Henri Cartier-Bresson - Photographs New York Thursday, October 7, 2021 | Phillips
  • Literature

    Galassi, Henri Cartier-Bresson: The Early Work, p. 78
    Galassi, Henri Cartier-Bresson: The Modern Century, p. 92
    Montier, Henri Cartier-Bresson and the Artless Art, pl. 271
    Thames & Hudson, Henri Cartier-Bresson: The Image and The World, pl. 122

  • Catalogue Essay

    The selection of photographs appearing here as lots 87 through 97 all come originally from the collection of New York gallerist Robert Schoelkopf (1927-1991). Schoelkopf began his career as a dealer in 1957 and became known for handling the work of Hudson River School painters as well as that of early 20th century American artists. In the mid-1960s he began incorporating photography into his Madison Avenue gallery’s exhibition program, and thus became a pioneer in creating the market for fine art photographs. He first showed Walker Evans’s work in 1966 and gave the photographer several exhibitions in the coming years, including one that dovetailed with the retrospective of Evans’s work at The Museum of Modern Art in 1971. In 1969, Schoelkopf handled the sale of duplicate prints from MoMA’s collection of Eugène Atget photographs. He was the first New York dealer to handle the work of Henri Cartier-Bresson. In a 1971 review of an exhibition of Brassaï’s work, Artforum praised the gallery for “continuing its attentiveness to photography” – a rarity for a New York gallery at the time. Schoelkopf’s gallery records are now in the collection of the Smithsonian’s Archives of American Art and include extensive correspondence with Walker Evans and Brassai.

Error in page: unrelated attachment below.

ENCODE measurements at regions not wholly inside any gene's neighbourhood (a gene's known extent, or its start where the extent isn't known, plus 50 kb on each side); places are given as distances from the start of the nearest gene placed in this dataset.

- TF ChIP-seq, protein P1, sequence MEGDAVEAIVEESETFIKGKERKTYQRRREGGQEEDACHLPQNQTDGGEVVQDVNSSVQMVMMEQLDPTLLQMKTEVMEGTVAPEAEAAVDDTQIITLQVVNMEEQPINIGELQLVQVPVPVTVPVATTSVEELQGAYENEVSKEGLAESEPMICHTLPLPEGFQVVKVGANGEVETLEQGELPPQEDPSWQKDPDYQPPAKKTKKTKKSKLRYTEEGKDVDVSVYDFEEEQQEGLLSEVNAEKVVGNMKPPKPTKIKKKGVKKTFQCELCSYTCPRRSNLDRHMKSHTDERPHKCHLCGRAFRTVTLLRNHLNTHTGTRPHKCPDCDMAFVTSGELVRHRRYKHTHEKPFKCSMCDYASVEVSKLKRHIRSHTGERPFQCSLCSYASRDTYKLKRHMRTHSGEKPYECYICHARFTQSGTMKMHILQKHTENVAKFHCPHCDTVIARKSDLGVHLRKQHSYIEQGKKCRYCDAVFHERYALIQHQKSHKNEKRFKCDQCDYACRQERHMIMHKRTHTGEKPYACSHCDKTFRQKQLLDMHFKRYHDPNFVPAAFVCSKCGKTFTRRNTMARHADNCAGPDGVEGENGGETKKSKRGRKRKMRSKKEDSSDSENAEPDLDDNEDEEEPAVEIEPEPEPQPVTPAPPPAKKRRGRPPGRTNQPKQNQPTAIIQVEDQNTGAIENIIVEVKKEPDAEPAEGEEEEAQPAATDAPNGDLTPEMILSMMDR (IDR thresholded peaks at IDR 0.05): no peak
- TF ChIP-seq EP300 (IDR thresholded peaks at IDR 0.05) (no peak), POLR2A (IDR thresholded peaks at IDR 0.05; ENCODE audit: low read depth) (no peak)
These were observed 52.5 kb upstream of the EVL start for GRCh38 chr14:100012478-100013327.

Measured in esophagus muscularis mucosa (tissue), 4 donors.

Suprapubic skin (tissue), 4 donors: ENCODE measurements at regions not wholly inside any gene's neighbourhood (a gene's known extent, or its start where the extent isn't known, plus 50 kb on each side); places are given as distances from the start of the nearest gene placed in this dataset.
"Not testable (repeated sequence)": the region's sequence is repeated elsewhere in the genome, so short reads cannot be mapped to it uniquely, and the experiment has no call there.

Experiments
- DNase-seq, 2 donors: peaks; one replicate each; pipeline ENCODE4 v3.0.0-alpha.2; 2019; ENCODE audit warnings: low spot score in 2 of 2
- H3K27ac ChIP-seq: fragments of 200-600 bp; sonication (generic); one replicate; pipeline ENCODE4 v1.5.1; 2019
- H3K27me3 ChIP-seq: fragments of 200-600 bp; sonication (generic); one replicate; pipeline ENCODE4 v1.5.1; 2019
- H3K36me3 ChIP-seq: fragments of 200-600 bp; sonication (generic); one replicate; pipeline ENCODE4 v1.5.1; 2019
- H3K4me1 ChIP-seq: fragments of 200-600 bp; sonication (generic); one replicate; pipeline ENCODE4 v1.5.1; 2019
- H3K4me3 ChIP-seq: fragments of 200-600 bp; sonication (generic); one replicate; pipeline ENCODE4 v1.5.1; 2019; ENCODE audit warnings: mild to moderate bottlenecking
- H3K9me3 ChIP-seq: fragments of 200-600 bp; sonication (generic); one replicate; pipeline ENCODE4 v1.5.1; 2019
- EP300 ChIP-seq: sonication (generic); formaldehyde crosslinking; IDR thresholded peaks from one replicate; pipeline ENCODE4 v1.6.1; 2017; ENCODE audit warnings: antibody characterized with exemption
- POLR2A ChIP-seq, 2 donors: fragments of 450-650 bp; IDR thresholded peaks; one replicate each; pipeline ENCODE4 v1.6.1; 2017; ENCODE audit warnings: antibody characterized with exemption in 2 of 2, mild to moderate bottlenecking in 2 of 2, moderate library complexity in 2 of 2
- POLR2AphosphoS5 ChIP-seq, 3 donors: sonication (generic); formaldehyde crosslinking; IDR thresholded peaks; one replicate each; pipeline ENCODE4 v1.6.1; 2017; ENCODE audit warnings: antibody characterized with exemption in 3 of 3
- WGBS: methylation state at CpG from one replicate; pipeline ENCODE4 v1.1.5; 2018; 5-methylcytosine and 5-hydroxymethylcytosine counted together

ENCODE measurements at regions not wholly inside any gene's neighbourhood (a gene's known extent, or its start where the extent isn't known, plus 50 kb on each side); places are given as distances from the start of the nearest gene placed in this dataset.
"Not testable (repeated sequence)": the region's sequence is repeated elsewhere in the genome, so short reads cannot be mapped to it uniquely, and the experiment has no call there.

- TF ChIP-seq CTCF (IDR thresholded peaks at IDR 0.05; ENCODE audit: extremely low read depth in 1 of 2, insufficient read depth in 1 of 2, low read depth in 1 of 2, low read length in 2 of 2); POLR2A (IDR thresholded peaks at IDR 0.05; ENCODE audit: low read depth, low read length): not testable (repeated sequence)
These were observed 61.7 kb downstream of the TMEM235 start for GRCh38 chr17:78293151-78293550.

• Artist Biography

    Henri Cartier-Bresson

    French • 1908 - 2004

    Candidly capturing fleeting moments of beauty among the seemingly ordinary happenings of daily life, Henri Cartier-Bresson's work is intuitive and observational. Initially influenced by the Surrealists' "aimless walks of discovery," he began shooting on his Leica while traveling through Europe in 1932, revealing the hidden drama and idiosyncrasy in the everyday and mundane. The hand-held Leica allowed him ease of movement while attracting minimal notice as he wandered in foreign lands, taking images that matched his bohemian spontaneity with his painterly sense of composition.

    Cartier-Bresson did not plan or arrange his photographs. His practice was to release the shutter at the moment his instincts told him the scene before him was in perfect balance. This he later famously titled "the decisive moment" — a concept that would influence photographers throughout the twentieth century. 

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Property from the Collection of Robert J. Schoelkopf


Tivoli Near Rome

Gelatin silver print, printed later.
13 7/8 x 9 3/8 in. (35.2 x 23.8 cm)
Signed in ink in the margin; signed in ink, credit and reproduction limitation and Magnum copyright credit reproduction limitation stamps on the verso.

$5,000 - 7,000 

Sold for $8,820

Contact Specialist

Sarah Krueger
Head of Department
+1 212 940 1225


Vanessa Hallett
Deputy Chairwoman, Americas and Worldwide Head of Photographs
+1 212 940 1243


New York Auction 7 October 2021